That man is Nicholas Van Tassel, and All He Ever Wanted is his account of how two lives changed from that tumultuous night forward. A proud and orderly man, Van Tassel is ill equipped to deal with the ferocity of love. But he is determined to have Etna, no matter what the cost. Riding a train south many years later, he unwinds the memories of the drama that followed and struggles to understand the mystery his life became on that night.
This is no ordinary tale of obsession. All He Ever Wanted is a story about different kinds of love, different ideas of what love is, and how lives can be strained to breaking over those differences. It is a powerful exploration of the music and silences of family life, the unhinging forces of desire, the wrenching power of secrets unrevealed, and the bewildering territories of betrayal and loss.
©2003 Anita Shreve; (P)2003 Time Warner AudioBooks. A division of the AOL Time Warner Book Group.
"Shreve is a master at depicting passion's ferocious grip...there's something addictive about her literary tales of lust and love." (USA Today)
The only thing that kept me listening to this book was the narrator - he does a fine job. Other than that, the book is boring and nothing much happens. It's ok as a period piece, but doesn't dive deep enough into the minds of the characters to make it interesting.
Nicholas gets all he ever wanted but perhaps learns that sometimes what we want will not make us happy. A poignant but certainly not sappy love story. I really enjoyed this romantic story. The author's use of the English language,drawing images with words, adds a quality to this book far beyond many books written today.
This is a classic Shreve book. Everything is written in reverse and really doesn't make sense until the end. But it was enjoyable, if not realistic. Can anybody be that obsessed?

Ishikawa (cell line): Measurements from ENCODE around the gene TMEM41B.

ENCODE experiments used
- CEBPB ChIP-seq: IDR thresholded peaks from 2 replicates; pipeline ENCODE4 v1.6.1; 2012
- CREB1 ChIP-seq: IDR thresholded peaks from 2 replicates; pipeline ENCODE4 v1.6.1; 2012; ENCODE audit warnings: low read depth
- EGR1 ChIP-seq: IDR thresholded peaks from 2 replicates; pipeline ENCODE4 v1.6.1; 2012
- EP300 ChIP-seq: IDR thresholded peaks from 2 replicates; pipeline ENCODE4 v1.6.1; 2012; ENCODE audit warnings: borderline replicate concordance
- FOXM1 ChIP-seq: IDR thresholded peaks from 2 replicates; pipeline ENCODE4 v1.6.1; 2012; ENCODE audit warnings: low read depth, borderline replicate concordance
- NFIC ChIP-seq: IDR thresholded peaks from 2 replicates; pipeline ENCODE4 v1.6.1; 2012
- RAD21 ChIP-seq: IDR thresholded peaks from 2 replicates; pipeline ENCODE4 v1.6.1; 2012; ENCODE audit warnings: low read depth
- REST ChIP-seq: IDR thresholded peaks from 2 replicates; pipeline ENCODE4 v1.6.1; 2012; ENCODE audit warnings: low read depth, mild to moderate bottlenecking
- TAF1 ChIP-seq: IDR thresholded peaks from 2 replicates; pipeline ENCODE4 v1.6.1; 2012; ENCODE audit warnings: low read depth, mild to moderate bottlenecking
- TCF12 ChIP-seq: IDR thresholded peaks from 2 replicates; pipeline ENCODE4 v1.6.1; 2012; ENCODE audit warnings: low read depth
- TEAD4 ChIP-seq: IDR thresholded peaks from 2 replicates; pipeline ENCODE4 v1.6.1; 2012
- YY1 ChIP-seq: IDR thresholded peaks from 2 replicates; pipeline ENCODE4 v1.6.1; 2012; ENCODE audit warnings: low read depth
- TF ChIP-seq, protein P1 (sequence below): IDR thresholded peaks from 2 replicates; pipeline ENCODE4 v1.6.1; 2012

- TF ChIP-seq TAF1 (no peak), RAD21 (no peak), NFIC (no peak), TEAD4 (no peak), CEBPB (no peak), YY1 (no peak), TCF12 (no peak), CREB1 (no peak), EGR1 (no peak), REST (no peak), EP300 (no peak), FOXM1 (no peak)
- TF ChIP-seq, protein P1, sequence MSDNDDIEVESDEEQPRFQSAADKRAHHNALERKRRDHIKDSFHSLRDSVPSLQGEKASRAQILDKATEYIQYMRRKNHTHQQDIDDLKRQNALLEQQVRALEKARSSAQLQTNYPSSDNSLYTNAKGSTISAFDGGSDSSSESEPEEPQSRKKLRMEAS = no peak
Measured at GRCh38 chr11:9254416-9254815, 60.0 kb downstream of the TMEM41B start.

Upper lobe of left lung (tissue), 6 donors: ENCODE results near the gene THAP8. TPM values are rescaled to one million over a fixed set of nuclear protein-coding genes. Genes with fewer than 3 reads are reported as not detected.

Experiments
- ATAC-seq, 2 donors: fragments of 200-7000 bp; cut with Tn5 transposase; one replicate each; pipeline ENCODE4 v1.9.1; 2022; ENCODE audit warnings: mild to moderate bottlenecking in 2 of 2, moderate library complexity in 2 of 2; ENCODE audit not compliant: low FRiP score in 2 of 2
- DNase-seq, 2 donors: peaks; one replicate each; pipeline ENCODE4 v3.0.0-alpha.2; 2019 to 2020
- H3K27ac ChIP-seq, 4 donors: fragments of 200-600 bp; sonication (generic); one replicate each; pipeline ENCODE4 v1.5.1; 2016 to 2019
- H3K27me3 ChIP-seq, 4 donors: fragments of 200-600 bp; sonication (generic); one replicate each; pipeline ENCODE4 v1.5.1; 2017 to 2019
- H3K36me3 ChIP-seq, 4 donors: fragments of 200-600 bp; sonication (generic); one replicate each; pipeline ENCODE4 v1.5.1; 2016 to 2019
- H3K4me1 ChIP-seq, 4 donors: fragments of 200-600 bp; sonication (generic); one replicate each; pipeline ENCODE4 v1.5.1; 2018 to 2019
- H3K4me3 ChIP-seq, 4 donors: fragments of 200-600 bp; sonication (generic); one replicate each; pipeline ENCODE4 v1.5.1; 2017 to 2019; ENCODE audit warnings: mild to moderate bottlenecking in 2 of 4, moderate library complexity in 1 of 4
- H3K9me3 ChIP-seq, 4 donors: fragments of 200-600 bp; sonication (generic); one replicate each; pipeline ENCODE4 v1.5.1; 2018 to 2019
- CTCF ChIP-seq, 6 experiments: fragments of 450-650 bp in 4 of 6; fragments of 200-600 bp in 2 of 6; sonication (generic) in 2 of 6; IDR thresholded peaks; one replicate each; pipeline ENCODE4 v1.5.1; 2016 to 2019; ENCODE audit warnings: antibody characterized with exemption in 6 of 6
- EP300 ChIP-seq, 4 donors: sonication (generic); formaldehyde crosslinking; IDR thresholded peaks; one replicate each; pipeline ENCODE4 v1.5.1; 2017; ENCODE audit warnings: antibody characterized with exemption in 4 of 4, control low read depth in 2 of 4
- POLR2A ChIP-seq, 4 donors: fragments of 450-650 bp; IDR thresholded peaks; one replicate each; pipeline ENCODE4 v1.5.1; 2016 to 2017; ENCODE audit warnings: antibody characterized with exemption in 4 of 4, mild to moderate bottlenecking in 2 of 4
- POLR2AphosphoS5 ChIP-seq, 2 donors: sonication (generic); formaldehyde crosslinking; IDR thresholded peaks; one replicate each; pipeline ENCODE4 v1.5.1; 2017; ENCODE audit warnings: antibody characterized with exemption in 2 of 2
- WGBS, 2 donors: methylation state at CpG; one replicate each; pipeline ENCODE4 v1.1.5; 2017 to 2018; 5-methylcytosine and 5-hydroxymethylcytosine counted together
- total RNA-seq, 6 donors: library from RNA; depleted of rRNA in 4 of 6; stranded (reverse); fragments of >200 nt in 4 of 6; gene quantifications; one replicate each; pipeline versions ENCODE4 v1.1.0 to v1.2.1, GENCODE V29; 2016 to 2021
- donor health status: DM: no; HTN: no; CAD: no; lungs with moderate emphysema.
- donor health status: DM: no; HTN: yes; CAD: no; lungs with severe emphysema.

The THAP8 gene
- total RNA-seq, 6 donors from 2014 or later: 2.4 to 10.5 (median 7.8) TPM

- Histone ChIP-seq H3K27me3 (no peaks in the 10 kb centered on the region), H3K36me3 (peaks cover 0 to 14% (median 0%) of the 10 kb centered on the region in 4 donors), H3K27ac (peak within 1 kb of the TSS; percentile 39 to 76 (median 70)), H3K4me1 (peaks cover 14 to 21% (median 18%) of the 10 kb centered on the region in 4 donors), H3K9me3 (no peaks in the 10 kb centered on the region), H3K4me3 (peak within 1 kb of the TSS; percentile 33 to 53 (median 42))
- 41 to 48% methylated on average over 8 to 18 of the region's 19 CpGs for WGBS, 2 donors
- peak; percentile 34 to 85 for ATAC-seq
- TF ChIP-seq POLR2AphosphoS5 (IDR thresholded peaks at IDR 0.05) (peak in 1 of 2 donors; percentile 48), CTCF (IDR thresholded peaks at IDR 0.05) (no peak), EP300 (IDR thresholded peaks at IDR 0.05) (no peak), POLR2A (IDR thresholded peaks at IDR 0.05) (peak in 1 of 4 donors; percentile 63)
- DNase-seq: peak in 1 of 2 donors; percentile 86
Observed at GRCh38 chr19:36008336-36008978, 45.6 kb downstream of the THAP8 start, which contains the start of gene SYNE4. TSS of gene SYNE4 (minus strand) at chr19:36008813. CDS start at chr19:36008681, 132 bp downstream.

I barely tolerated this book and almost didn't finish it (a rarity for me). I have not been enthralled with Anita Shreve but I keep trying. I think this book has covinced me to not bother further.
The story takes place in the late 1800's into the 1930's. The author criss crosses back and forth which makes it confusing and adds nothing to the importance of each traverse across time (he is writing the story on a train and gets interrupted so you hear about how the train was derailed...). There are numerous small details that prove of no value to the plot but only slow the story down further (the personal life of a minor character -- a friend -- from whom he borrows a car, no less how he hates to drive but does it anyway).
The narration is done well but the main character is such a "prig" it gets tedious listening to him.
If you like Shreve, go ahead. If you don't like Shreve, or have never read her, don't bother with tis one.
Anita Shreve is a favorite author of mine and this audiobook was not a disappointment. It took me a little while to get used to the reader, but as his character developed I realized he was absolutely perfect for the part. Throughout the book the characterization was flawless and the people and events were very realistic.
I liked this novel. At first it was slow and I found myself not paying attention. Then it picks up all of the sudden and I couldn’t stop listening. This is a story that happens in life more often than not – unfortunately. I liked being able to see it from both perspectives, it was well done. I had to go back and re-listen to pick up what I missed. I recommend it, but keep pushing through the beginning!
This book doesn't really have any characters that you can root for. The main character is weak and self-indulging, what we would now call a "weenie". It's his pathetic story, and just not a very interesting one. He's the kind of guy you just want to slap.
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